The IRB reviews proposals that constitute research, as defined by the U.S. Department of Health and Human Services Code of Federal Regulations and The Belmont Report. Research, according to The Belmont Report, “designates an activity designed to test an hypothesis, permit conclusions to be drawn and thereby to develop or contribute to generalizable knowledge (expressed, for example, in theories, principles and statements of relationships). Research is usually described in a formal protocol that sets forth an objective and a set of procedures designed to reach that objective.” In the Code of Federal Regulations (45 CFR 46.102), research means a systematic investigation, including research development, testing and evaluation, designed to develop or contribute to generalizable knowledge.

Human subjects, sometimes referred to as participants, are living individuals about whom an investigator or investigators (whether professional or student) in the course of research obtain (1) data through intervention or interaction with the individual or (2) identifiable private information.

Click here to view a decision tree that will help you determine whether or not your project requires an IRB review.



Application submission deadlines are as follows:

  • Full board review: 15th of every month
  • Expedited or exempt review: 1st OR 15th of every month

Click here to access the application for requesting an IRB review.

Southeastern University is committed to the ethical conduct of research and has adopted the ethical standards of The Belmont Report. The principles and applications found in The Belmont Report excerpted below provide context for understanding the need for review. The report articulates ethical principles to be applied in the human subjects research setting and explains in a general way how the principles apply.

Guiding Principles and Applications from The Belmont Report

Principle: Respect for Persons. Incorporates at least two ethical convictions: first, that individuals should be treated as autonomous agents and, second, that persons with diminished autonomy are entitled to protection. The principle of respect for persons thus divides into two separate moral requirements: the requirement to acknowledge autonomy and the requirement to protect those with diminished autonomy.

Application: Informed Consent. Respect for persons requires that subjects, to the degree that they are capable, be given the opportunity to choose what shall or shall not happen to them. This opportunity is provided when adequate standards for informed consent are satisfied.

Principle: Beneficence. Persons are treated in an ethical manner not only by respecting their decisions and protecting them from harm but also by making efforts to secure their well-being. Such treatment falls under the principle of beneficence. The term “beneficence” is often understood to cover acts of kindness or charity that go beyond strict obligation. In this document, beneficence is understood in a stronger sense, as an obligation. Two general rules have been formulated as complementary expressions of beneficent actions in this sense: (1) do not harm and (2) maximize possible benefits and minimize possible harms.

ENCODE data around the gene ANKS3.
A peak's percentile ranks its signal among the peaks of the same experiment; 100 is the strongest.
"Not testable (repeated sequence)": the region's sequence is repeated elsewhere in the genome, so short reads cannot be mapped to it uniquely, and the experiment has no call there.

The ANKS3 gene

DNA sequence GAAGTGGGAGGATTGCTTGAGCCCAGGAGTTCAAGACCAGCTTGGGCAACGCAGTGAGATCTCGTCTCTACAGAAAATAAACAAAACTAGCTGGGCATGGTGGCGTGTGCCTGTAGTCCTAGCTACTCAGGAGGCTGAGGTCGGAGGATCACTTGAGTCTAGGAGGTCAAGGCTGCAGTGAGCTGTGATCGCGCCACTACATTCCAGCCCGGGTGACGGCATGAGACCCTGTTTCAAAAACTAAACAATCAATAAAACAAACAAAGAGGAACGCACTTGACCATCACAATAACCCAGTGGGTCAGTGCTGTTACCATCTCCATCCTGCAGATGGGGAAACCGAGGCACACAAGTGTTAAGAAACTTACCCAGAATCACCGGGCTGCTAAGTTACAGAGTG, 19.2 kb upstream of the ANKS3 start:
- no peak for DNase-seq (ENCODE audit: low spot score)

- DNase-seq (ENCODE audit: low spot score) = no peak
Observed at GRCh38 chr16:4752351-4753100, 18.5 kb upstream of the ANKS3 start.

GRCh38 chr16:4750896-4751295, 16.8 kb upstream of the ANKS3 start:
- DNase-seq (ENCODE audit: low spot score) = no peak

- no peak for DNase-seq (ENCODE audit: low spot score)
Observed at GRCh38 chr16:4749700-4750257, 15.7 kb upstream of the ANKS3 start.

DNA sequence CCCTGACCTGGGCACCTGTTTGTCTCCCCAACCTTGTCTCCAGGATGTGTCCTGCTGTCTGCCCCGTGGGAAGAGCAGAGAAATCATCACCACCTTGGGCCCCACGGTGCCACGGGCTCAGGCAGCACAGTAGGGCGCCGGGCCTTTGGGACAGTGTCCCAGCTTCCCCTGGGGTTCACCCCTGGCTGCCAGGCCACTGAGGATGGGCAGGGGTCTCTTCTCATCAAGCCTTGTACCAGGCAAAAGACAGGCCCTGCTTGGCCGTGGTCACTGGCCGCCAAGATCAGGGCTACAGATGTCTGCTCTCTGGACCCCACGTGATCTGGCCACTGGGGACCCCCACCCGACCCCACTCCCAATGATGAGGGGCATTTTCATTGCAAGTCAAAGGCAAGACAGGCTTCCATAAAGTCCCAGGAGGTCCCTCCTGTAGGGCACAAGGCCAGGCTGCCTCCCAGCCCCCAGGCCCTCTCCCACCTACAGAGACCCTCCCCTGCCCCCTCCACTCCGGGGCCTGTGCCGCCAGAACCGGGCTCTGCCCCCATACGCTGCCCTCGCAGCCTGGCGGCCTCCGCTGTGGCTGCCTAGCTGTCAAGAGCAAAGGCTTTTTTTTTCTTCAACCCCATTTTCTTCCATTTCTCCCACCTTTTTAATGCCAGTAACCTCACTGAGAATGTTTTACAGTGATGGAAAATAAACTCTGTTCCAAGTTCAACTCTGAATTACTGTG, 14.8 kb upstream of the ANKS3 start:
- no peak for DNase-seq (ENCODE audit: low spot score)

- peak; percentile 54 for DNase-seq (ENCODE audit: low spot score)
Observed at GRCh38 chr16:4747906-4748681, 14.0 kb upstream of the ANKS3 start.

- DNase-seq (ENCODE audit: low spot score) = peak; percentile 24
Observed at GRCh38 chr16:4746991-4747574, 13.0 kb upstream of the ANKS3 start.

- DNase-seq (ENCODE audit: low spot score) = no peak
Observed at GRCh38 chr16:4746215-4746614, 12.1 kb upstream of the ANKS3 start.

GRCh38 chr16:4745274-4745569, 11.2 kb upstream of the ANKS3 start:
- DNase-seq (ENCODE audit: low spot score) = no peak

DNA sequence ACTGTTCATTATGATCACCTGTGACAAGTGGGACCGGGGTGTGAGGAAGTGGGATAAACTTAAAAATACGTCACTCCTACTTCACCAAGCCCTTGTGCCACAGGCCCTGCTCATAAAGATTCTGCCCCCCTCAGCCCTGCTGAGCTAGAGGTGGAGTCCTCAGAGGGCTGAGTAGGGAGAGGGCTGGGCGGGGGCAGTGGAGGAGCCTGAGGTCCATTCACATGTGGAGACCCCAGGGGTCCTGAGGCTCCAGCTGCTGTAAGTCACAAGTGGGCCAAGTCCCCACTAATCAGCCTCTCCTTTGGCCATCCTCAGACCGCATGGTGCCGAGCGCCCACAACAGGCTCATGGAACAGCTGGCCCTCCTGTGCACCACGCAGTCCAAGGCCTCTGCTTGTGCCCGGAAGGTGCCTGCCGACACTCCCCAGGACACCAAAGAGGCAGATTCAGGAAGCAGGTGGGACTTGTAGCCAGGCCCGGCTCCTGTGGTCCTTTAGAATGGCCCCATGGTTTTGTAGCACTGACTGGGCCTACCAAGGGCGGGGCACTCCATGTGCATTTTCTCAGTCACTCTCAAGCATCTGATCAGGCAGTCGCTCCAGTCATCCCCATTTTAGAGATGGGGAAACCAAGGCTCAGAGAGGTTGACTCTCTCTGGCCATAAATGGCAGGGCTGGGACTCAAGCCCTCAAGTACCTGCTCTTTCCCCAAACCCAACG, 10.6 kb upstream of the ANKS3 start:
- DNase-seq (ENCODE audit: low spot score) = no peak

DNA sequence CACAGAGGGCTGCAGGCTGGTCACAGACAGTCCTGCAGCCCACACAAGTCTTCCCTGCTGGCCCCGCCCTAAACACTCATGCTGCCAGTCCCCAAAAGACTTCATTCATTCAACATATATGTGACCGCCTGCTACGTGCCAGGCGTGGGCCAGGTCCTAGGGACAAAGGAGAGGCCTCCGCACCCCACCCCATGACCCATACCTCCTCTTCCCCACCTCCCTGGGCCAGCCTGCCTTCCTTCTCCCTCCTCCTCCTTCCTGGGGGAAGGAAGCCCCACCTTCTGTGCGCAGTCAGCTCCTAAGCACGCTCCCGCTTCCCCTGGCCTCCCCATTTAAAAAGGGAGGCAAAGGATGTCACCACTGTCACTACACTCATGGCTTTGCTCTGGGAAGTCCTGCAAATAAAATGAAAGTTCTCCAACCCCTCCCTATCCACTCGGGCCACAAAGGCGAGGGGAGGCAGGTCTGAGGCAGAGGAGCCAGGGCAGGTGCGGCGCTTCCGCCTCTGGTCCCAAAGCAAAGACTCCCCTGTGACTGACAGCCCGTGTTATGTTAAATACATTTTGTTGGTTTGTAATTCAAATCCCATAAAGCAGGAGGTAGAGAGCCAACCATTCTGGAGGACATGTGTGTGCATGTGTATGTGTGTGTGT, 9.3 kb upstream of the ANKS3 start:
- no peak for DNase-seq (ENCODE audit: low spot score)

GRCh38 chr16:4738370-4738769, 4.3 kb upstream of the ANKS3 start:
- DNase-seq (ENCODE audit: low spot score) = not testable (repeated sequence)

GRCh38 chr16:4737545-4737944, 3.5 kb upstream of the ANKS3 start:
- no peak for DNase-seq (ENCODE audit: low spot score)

Application: Assessment of Risks and Benefits. The assessment of risks and benefits requires a careful arrayal of relevant data, including, in some cases, alternative ways of obtaining the benefits sought in the research. Thus, the assessment presents both an opportunity and a responsibility to gather systematic and comprehensive information about proposed research. For the investigator, it is a means to examine whether the proposed research is properly designed. For a review committee, it is a method for determining whether the risks that will be presented to subjects are justified. For prospective subjects, the assessment will assist the determination whether or not to participate. Furthermore, this benefit must outweigh the risks.

Principle: Justice Requires That People Be Treated Fairly. Researchers should not take from research participants without giving back.

Application: Selection of Subjects. Just as the principle of respect for persons finds expression in the requirements for consent and the principle of beneficence in risk/benefit assessment, the principle of justice gives rise to moral requirements that there be fair procedures and outcomes in the selection of research subjects.

Based on the principles and applications of The Belmont Report and 45 CFR 46, a wide array of factors is considered by the SEU IRB during a review of proposed research. You will be asked to provide documentation regarding informed consent and the selection of subjects. One of the most important factors, related to the principle of beneficence, is the design or protocol of the research project. A key factor in the approval/disapproval decision by the SEU IRB is based on weighing the benefits of the research (as defined above) against the risks to participants. All research projects pose some risk of harm to participants, so the weight assigned to risk in any review is never zero. However, if the design of the research project is flawed, then hypotheses cannot be tested, research questions cannot be answered and no contribution to generalizable knowledge is possible. The benefit side of the benefit-to-reward ratio is given a weight of zero. In this circumstance, even though the risk to subjects is minimal, the proposed research will not be approved.

It is important that research proposals submitted for review clearly articulate the potential benefits of the research and provide sufficient information regarding the design of the research so that the capacity of the research to provide the benefit is established as well as that risks to subjects are clearly identified and addressed.

Different rules apply to research with the general population versus research that may involve vulnerable populations, including children, pregnant women, prisoners and the cognitively impaired. Contact the SEU IRB at irb@seu.edu if your research involves a vulnerable population.